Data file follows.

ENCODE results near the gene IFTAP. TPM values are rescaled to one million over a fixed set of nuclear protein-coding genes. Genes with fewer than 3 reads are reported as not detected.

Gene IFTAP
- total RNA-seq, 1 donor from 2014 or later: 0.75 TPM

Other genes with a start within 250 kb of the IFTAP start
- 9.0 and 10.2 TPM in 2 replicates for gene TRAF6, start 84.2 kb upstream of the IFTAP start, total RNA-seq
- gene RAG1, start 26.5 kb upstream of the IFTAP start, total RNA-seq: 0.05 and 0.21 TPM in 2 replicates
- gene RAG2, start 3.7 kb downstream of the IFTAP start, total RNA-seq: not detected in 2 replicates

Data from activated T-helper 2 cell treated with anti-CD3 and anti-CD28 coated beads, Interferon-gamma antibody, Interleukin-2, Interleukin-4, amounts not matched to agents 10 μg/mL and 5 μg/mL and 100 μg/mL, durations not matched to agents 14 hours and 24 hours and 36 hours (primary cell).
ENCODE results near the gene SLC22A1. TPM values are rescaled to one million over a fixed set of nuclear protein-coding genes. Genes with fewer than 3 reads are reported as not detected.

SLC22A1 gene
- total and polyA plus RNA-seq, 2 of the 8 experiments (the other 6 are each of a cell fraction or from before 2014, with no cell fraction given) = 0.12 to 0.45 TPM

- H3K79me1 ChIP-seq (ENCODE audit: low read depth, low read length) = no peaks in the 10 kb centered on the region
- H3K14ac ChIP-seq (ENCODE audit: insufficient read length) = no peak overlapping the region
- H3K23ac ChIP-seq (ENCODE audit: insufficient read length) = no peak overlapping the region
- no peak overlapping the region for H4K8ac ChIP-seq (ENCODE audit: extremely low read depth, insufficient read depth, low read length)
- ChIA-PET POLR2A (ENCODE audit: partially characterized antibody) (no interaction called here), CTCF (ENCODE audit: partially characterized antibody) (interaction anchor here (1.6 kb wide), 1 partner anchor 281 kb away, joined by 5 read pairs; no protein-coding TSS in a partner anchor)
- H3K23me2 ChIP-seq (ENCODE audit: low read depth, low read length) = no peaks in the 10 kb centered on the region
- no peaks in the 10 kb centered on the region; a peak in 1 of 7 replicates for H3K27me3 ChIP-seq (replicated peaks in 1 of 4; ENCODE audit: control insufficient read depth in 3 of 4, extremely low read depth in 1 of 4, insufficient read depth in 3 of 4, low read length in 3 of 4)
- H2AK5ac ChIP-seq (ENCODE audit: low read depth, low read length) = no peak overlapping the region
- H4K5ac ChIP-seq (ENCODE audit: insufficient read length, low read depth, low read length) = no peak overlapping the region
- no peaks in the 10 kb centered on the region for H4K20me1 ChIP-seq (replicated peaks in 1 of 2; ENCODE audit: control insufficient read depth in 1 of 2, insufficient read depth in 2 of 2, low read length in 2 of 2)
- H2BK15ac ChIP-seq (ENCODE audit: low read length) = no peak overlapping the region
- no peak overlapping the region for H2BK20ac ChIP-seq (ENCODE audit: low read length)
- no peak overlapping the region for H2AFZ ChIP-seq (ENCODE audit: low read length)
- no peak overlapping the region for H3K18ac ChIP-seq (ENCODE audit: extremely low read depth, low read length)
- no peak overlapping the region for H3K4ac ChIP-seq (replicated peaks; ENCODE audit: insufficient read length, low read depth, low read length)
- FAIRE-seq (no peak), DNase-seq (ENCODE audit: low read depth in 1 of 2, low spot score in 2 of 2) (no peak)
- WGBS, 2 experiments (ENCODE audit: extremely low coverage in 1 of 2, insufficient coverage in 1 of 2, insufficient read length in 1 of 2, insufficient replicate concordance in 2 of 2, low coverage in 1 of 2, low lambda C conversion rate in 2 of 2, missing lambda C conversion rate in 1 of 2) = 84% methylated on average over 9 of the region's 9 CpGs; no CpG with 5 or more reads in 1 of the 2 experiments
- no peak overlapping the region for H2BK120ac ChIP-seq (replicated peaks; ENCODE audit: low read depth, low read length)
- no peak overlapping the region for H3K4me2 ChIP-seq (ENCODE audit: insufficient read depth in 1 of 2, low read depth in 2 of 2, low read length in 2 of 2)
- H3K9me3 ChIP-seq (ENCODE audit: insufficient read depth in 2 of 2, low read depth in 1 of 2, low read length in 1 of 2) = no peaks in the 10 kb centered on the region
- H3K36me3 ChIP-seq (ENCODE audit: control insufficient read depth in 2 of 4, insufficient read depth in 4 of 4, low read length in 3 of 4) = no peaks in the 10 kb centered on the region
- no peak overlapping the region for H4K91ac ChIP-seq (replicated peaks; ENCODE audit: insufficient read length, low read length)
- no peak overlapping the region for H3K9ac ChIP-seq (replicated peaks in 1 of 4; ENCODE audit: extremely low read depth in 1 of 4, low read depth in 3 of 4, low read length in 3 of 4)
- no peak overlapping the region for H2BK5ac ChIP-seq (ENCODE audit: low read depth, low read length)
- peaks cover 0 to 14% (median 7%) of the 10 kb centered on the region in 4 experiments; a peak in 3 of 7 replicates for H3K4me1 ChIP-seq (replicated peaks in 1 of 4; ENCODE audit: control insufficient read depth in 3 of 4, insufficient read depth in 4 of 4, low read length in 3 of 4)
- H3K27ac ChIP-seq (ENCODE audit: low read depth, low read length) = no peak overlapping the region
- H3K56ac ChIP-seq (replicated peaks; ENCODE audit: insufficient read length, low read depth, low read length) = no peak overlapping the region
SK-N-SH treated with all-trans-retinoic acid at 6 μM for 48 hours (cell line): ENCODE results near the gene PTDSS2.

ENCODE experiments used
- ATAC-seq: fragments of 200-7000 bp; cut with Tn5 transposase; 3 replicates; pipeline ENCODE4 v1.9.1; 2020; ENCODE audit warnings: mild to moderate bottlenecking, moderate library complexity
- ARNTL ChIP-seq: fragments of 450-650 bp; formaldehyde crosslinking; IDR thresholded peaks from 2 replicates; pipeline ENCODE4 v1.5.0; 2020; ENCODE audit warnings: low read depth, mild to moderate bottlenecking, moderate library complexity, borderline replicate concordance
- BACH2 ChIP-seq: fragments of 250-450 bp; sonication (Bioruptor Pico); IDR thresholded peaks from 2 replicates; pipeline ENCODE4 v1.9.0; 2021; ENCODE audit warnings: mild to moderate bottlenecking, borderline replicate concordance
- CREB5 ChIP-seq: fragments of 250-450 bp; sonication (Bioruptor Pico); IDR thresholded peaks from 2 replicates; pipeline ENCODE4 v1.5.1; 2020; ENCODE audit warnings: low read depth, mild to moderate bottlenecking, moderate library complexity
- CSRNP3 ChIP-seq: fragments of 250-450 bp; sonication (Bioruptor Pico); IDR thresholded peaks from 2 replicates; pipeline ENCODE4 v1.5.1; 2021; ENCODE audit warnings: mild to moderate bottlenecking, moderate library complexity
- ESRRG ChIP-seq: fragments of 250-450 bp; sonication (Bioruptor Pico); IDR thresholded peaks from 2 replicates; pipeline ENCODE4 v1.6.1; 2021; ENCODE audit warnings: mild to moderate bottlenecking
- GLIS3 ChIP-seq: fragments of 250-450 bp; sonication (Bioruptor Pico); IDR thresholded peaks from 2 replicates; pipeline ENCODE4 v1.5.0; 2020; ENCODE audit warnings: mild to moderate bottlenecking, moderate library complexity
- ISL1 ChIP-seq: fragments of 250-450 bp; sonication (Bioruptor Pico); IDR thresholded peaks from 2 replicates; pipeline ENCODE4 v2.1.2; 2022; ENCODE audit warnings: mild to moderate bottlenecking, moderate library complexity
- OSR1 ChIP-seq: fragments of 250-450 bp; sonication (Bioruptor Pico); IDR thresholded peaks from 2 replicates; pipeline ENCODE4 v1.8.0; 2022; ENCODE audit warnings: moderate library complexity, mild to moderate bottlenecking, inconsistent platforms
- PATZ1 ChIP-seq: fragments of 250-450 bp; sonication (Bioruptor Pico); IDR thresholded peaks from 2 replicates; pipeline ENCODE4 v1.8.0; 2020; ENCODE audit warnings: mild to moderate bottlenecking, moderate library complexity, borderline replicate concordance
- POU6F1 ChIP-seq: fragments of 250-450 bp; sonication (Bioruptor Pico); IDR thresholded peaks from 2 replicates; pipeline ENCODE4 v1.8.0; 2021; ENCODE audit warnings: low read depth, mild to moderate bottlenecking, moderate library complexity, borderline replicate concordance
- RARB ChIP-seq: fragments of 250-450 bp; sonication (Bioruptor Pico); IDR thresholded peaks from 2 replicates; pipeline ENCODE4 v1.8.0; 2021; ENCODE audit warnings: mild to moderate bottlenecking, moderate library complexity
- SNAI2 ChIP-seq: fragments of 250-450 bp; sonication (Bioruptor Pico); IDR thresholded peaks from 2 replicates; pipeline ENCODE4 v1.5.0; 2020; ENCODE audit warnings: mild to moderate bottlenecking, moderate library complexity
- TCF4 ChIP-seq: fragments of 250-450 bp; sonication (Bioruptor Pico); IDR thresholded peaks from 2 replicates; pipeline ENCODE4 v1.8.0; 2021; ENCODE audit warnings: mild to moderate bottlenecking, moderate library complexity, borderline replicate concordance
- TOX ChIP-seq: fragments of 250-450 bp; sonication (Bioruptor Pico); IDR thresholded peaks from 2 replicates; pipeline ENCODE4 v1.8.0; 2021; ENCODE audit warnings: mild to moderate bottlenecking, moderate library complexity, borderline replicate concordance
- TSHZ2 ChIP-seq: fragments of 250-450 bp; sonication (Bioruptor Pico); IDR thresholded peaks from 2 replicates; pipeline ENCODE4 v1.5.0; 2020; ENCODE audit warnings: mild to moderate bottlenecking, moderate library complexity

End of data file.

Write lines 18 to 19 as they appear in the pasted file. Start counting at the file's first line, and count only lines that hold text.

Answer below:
- no peaks in the 10 kb centered on the region; a peak in 1 of 7 replicates for H3K27me3 ChIP-seq (replicated peaks in 1 of 4; ENCODE audit: control insufficient read depth in 3 of 4, extremely low read depth in 1 of 4, insufficient read depth in 3 of 4, low read length in 3 of 4)
- H2AK5ac ChIP-seq (ENCODE audit: low read depth, low read length) = no peak overlapping the region